Health and diversity of wildlife depends on the availability of suitable habitat. Application of guidelines during harvesting operations can mitigate impacts to wildlife habitat and help maintain healthy populations into the future.
In general, the Forest Management Guidelines encourage the maintenance of live trees, snags, and dead wood to promote habitat structure after harvesting. The guidelines also recommend that the forester, logger, and/or land manager check for the presence of endangered, threatened, or special concern (ETS) species and modify harvest activities as needed.
Guidelines related to cultural resources and visual quality address the need for our forests to be managed in a manner that conserves multiple forest values.
Cultural resources are defined as any site, building, structure, object or area that has value in American history, archaeology, architecture, engineering, and/or culture. This includes resources as varied as the archaeological remains of a 2,000-year-old Tribal village, an abandoned logging camp, a portage trail, or a pioneer homestead. They also include roads, bridges, dams, fire lookout towers, and cemeteries (including burial mounds). Guideline related to cultural resources stresses the preservation of these resources to the greatest extent possible and as required by law.
Resources such as the National Register of Historic Places (NRHP), as well as township, county, regional, or state histories, maps, land surveys, and business records should be consulted when there are no existing cultural resource surveys for a site. It may also be appropriate to seek information about and from local and historical Tribal communities and conduct interviews with historians, archaeologists, and/or others knowledgeable about a site’s history.
Minnesotans are concerned about the aesthetic quality of forested lands throughout the state, which are a great source of pride for Minnesotans and a draw for tourism to the state. Scenic beauty—or “visual quality”—is one of the primary reasons people choose to spend their recreation and vacation time in or near forested areas.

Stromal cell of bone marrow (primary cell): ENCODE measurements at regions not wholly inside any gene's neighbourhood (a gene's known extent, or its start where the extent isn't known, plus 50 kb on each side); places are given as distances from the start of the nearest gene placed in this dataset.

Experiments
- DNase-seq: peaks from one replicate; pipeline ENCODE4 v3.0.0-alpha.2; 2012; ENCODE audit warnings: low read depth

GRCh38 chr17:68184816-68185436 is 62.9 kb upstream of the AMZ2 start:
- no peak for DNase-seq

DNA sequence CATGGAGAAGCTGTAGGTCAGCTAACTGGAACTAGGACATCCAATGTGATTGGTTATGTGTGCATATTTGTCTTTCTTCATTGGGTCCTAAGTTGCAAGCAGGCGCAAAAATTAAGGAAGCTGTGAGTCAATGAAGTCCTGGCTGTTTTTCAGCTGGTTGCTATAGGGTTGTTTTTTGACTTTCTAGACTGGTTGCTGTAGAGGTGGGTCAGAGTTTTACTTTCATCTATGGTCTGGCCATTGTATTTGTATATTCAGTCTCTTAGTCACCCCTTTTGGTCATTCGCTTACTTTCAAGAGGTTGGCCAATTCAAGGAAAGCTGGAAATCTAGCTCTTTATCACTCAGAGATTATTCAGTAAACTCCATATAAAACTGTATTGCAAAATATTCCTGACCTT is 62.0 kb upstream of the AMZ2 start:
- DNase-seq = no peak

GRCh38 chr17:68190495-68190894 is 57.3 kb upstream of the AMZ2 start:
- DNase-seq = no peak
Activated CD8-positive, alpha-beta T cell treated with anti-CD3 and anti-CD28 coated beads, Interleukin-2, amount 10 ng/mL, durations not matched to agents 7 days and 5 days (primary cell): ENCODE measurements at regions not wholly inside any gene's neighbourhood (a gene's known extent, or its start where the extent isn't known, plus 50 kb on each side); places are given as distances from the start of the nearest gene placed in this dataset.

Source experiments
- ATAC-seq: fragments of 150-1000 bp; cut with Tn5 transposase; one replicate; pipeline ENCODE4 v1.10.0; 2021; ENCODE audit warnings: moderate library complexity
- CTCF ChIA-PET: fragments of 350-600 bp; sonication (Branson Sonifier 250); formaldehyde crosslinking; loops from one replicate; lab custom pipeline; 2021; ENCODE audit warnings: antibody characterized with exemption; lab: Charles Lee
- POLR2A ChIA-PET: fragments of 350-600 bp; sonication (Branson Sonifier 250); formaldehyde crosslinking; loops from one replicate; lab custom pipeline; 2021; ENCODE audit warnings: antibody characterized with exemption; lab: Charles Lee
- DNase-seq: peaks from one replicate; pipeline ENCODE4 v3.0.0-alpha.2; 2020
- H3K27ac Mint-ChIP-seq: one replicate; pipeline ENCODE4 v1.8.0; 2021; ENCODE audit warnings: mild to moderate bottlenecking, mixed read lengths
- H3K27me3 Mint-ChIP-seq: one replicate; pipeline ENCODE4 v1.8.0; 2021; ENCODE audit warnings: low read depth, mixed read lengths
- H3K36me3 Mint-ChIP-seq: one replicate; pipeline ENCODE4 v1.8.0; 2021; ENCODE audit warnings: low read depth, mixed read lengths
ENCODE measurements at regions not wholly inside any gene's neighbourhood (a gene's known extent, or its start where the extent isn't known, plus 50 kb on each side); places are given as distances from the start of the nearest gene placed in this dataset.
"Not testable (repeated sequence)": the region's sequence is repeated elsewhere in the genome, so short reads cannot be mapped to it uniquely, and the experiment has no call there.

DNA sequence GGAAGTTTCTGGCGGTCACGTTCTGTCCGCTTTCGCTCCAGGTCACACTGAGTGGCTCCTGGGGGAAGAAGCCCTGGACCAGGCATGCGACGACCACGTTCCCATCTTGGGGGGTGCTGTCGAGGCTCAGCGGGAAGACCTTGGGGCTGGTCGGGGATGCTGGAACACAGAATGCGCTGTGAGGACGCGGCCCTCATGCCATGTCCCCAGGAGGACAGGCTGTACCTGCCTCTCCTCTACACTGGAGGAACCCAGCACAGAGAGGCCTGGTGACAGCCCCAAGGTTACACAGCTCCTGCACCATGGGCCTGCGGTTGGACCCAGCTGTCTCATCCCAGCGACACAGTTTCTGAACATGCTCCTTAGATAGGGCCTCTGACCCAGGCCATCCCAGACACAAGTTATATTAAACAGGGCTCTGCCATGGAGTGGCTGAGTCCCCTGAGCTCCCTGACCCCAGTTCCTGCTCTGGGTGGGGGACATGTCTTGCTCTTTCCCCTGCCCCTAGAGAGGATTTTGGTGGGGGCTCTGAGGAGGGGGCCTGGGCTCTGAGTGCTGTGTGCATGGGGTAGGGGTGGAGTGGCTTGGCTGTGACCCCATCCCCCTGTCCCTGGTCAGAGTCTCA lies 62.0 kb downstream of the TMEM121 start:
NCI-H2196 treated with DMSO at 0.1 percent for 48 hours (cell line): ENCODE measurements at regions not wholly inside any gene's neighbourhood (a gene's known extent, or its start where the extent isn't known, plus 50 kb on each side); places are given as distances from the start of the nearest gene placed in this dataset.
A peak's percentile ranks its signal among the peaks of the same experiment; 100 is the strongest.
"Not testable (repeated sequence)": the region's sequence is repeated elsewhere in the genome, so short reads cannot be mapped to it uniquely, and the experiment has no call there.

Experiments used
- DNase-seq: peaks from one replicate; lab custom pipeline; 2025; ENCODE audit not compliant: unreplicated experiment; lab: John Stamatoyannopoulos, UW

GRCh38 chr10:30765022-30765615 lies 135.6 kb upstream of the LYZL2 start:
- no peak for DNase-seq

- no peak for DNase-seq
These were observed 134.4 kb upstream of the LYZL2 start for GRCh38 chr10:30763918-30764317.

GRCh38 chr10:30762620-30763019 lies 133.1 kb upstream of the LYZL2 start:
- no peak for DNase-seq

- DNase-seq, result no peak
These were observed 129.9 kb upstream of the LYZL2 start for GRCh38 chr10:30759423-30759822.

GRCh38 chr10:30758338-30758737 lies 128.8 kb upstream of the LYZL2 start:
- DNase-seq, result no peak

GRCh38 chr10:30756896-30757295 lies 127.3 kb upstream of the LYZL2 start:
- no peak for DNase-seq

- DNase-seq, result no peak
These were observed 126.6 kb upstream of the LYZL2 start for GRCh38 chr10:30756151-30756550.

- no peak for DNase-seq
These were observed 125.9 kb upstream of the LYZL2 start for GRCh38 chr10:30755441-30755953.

Interest in biomass harvesting has grown in recent years as the use of woody material for energy has increased in response to IPCC renewable energy standards. Biomass harvesting removes more wood and nutrients from a site than conventional harvests, increasing the potential for impacts to wildlife, biodiversity, and site productivity. MFRC was a leader in recognizing these potential issues related to increasing rates of biomass harvesting, and in 2006, published the first guidelines in the United States to address these concerns.
The key components of the guidelines related to biomass harvesting include:
1. Knowing the site conditions when biomass harvesting should not be conducted; and
2. Retaining recommended amounts of slash or woody debris when conducting biomass harvesting, in order to conserve nutrient sources, provide appropriate wildlife habitat, prevent erosion, and maintain site diversity.
As Minnesota considers its role and opportunities in combating climate change, there is the potential that increased usage of biomass for energy may play a role in reducing dependence on fossil fuels.
Training in guideline use and application has long been a primary mechanism employed to improve guideline implementation. Training is generally targeted to those who implement the guidelines in the field: loggers, foresters, and managers. The MFRC works closely with the Minnesota Logger Education Program (MLEP) and the Sustainable Forests Education Cooperative to provide a variety of educational opportunities related to the guidelines.
The Minnesota Logger Education Program (MLEP) is a logger-initiated program established in 1995 to promote high operational standards, enhance logger professionalism, and respond to the SFRA. MLEP provides training on the MFRC voluntary forest management guidelines. In addition to classroom and field training opportunities, online, self-paced training has recently become available. For more information about training opportunities, refer to the MLEP workshop page.
The Sustainable Forests Education Cooperative (SFEC), located in the University of Minnesota’s College of Food, Agricultural, and Natural Resource Sciences, was established in response to the SFRA in 1995. More than 40 organizations—including private, county, state, federal, and tribal institutions—represent the cooperative membership. Its purpose is to provide innovative education programs for natural resource professionals by offering training on current research findings, new technologies, and state-of-the-art practices. For more information and training opportunities, refer to the SFEC webpage.